The Joplin Globe
They say a picture’s worth 1,000 words. In the case of the late Murwin Mosler, well, his photos are still talking to us.
Through the efforts of volunteers, family and the Joplin Museum Complex, the extensive collection of portrait negatives taken by Mosler, a Joplin photographer, were salvaged from his daughter’s home that was destroyed in the May 22, 2011, tornado.
On each envelope, Mosler or his assistant, Mary Ford, had typed the name of the subject, his or her address and a telephone number. On Tuesday, those painstaking efforts paid off as the museum made the negatives available to the portrait subjects.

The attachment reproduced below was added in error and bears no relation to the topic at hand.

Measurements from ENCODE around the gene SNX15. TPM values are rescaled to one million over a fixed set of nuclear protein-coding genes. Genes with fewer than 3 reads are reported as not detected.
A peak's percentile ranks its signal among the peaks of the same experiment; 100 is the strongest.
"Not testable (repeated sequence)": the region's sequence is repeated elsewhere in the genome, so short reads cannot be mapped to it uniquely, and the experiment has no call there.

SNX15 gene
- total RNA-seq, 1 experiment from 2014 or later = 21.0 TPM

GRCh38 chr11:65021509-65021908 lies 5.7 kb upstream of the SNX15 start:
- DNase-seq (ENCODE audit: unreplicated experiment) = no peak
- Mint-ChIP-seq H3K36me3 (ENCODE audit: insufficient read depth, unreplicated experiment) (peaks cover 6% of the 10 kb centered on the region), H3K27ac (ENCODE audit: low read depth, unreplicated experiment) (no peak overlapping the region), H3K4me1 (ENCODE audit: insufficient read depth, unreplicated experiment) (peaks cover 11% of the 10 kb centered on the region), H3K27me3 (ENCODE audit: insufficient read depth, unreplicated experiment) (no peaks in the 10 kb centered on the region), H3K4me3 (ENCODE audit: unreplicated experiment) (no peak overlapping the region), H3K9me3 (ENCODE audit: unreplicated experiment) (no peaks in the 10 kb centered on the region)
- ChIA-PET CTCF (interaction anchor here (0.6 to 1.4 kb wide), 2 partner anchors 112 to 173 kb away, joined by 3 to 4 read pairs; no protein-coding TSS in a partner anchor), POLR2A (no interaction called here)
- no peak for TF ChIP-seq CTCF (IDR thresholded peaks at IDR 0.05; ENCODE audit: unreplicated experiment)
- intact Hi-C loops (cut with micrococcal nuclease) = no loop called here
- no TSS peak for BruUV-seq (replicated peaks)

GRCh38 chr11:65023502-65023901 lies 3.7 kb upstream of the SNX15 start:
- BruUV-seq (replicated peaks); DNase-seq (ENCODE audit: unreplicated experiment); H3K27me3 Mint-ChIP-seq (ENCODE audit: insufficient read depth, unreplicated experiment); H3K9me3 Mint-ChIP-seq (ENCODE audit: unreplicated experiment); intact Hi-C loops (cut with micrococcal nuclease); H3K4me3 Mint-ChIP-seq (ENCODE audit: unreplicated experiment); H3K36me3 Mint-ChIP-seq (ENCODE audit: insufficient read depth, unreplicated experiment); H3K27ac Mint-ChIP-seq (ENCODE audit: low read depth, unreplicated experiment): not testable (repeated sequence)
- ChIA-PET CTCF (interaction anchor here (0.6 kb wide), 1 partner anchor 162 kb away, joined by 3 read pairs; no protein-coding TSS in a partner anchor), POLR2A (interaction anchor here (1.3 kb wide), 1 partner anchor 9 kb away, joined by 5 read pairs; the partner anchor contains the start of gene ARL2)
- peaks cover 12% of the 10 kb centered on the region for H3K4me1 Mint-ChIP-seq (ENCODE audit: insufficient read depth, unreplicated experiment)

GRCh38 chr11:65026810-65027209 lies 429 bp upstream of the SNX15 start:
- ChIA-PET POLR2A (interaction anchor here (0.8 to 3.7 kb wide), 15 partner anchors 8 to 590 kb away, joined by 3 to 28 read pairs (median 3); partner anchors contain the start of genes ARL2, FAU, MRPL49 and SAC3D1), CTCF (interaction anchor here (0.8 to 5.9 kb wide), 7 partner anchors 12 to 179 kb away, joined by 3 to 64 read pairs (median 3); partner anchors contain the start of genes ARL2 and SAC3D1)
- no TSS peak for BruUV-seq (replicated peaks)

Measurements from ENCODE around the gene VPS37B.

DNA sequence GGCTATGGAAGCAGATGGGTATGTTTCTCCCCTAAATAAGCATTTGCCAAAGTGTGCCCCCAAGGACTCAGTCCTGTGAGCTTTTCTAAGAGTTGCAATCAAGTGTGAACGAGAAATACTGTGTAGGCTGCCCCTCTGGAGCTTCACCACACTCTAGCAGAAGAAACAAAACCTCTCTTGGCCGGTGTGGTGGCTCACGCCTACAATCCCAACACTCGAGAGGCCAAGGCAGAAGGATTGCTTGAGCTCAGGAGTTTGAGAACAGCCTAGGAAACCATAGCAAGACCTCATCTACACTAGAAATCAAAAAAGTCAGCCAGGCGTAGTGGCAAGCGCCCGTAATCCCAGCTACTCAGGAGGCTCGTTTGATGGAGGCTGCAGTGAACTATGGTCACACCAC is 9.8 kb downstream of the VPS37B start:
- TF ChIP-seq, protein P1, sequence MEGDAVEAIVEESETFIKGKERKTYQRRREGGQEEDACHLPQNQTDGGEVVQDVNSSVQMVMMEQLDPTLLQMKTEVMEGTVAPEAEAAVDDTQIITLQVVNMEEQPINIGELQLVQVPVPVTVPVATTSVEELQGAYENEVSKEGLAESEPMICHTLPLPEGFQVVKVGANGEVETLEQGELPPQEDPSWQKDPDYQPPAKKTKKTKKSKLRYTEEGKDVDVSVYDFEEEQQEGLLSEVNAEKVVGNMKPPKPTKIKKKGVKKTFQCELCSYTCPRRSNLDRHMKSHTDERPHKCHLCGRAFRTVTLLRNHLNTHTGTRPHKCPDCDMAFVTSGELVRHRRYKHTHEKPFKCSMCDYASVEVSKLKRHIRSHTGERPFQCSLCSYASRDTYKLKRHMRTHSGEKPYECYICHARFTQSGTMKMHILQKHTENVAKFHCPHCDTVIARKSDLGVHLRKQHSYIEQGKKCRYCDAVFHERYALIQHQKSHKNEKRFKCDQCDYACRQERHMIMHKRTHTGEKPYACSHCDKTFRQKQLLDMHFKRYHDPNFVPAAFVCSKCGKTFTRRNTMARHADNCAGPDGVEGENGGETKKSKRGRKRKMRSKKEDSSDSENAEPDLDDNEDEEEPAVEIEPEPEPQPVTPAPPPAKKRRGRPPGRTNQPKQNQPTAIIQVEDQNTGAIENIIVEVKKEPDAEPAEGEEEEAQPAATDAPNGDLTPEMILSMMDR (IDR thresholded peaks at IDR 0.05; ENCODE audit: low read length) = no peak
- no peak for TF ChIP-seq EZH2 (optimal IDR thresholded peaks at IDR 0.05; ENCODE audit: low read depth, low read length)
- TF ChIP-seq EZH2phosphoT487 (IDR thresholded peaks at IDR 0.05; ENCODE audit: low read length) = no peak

Joplin area community members were reunited with negatives from sittings for senior photos and wedding portraits. It was a joyous occasion, especially for the thousands of residents who had lost photos in the tornado.
The rescue of some 25,000 negatives buried in the rubble of the home was nothing short of a miracle. The work done by museum staff and other community volunteers is much appreciated, not only in Joplin, but across the nation. The story about Mosler’s negatives has now traveled nationwide.
Brad Belk, museum director, described Mosler’s legacy best:
“His work defines our community. He held on to it. His heirs held on to it because they saw the value of his work. Even today, and at this very moment, his work lives on.”
Thanks to all involved in this Kodak moment.